It was a highly anticipated Budget 2018 and with just one announcement for schools: Chancellor Philip Hammond says they will get an extra £400 million in capital funding.
The in-year bonus is aimed at helping schools ‘buy the little extras’, he said.
The government says that schools can only spend the money on capital projects such as maintenance and equipment, and not on revenue outlays, for example, staff salaries.
The money equates to an average of £10,000 for a primary school and £50,000 for a secondary school.
Capital cash injection for schools
News of the capital cash injection for schools met with a range of anger and disdain from teachers and teaching unions.
Among the issues highlighted by unions was a report published last year by the National Audit Office which says that around £6.7 billion in capital spending is needed to bring schools up to a satisfactory standard.
The Association of School and College Leaders’ general secretary, Geoff Barton, says the cash ‘barely scratches the surface’ of what schools need.
He added that the money for buying little extras displays a ‘misunderstanding of school funding pressures’.
Mr Barton said: “Most schools do not have money for providing support to pupils or a full curriculum, let alone offering little extras.
‘Government is spending more on fixing potholes’
“What they want is improved core funding and it’s a sign of priorities that the government will spend more fixing potholes than fixing a crisis in school funding.”
The term used by Mr Hammond of ‘little extras’ has been widely criticised on social media by teachers with many saying it is ‘patronising’.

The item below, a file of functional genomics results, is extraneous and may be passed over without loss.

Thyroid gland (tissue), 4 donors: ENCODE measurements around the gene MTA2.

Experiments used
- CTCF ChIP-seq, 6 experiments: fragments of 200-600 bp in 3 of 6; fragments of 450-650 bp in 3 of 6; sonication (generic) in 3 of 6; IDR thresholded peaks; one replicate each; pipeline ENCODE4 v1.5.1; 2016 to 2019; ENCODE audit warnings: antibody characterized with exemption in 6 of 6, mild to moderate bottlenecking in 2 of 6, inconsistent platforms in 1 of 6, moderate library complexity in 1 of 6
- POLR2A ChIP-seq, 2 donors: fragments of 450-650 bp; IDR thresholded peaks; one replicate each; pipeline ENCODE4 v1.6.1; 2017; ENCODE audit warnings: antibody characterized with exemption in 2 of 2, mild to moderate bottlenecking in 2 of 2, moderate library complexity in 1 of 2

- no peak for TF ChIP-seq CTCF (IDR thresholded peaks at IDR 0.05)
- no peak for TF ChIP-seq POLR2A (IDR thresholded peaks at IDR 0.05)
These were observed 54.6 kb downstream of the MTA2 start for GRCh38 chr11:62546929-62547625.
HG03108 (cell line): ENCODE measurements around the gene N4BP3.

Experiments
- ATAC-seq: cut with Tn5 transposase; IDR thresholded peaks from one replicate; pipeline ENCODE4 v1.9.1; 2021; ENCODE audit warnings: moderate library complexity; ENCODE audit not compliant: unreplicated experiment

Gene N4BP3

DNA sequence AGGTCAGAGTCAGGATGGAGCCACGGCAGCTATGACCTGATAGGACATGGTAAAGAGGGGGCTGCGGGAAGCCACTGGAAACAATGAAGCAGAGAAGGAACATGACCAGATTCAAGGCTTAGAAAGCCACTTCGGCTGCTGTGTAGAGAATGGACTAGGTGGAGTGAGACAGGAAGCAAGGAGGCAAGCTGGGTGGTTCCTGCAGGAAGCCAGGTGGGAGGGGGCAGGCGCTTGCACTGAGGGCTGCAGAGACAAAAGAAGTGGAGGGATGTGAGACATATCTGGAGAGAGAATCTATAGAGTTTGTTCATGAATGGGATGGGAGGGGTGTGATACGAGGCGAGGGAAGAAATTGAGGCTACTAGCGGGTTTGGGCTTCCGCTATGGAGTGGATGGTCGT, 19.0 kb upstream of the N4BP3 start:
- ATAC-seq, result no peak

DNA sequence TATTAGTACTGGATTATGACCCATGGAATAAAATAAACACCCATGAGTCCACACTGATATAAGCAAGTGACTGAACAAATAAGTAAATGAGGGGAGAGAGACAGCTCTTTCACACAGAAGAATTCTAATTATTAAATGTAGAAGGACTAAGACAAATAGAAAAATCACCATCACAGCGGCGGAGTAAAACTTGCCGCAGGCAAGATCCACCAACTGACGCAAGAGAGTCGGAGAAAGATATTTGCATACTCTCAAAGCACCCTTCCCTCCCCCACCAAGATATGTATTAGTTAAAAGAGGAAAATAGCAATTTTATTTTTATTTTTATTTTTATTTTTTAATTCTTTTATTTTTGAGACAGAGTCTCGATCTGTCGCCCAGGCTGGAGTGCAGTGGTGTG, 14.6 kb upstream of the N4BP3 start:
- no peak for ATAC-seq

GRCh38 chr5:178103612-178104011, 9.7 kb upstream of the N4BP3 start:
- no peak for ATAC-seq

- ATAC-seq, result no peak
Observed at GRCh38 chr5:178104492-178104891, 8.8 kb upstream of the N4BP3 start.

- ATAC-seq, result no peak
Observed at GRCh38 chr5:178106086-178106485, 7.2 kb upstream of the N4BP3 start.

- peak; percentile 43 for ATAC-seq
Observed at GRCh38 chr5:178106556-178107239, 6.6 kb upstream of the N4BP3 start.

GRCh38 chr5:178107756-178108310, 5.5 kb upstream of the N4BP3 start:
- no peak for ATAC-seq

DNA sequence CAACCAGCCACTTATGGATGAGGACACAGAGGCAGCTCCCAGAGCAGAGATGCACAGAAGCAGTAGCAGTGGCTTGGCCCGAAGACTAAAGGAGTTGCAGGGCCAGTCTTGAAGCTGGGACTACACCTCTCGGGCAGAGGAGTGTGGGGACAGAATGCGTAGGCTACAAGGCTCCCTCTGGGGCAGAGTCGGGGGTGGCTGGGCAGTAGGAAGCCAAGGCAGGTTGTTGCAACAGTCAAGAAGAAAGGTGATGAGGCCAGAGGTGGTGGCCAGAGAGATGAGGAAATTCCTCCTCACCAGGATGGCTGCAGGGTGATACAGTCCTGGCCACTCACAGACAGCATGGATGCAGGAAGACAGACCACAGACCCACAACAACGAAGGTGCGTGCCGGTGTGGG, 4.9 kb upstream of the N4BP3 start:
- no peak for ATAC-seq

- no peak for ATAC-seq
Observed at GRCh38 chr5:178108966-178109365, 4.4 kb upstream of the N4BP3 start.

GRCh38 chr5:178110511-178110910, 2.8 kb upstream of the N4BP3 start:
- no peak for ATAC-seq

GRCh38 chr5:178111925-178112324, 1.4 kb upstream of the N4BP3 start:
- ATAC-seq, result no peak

The government says that the extra £400 million takes the capital budget for this year to £5.6 billion from £5.2 billion.
However, the details published by the Department for Education highlight that their capital budget will substantially decrease over the coming two years.
Forecasts reveal that this budget will fall from £5.6 billion to £4.5 billion by 2020-21.
‘Schools need a nominal sum to fund little extras’
The NASUWT’s general secretary, Chris Keates, said: “Suggesting that schools need a nominal sum to fund little extras after schools have faced years of cuts to budgets and teachers are thousands of pounds worse off in real terms, is disingenuous and deeply insulting.
“A one-off capital payment will not help a school meet the complex needs of young people and children and ensure they have the resources to learn.
“In failing to address teachers’ pay, more teachers will leave the profession and the education of young people and children will suffer. It’s clear the government has its head in the sand over the education crisis it has created.”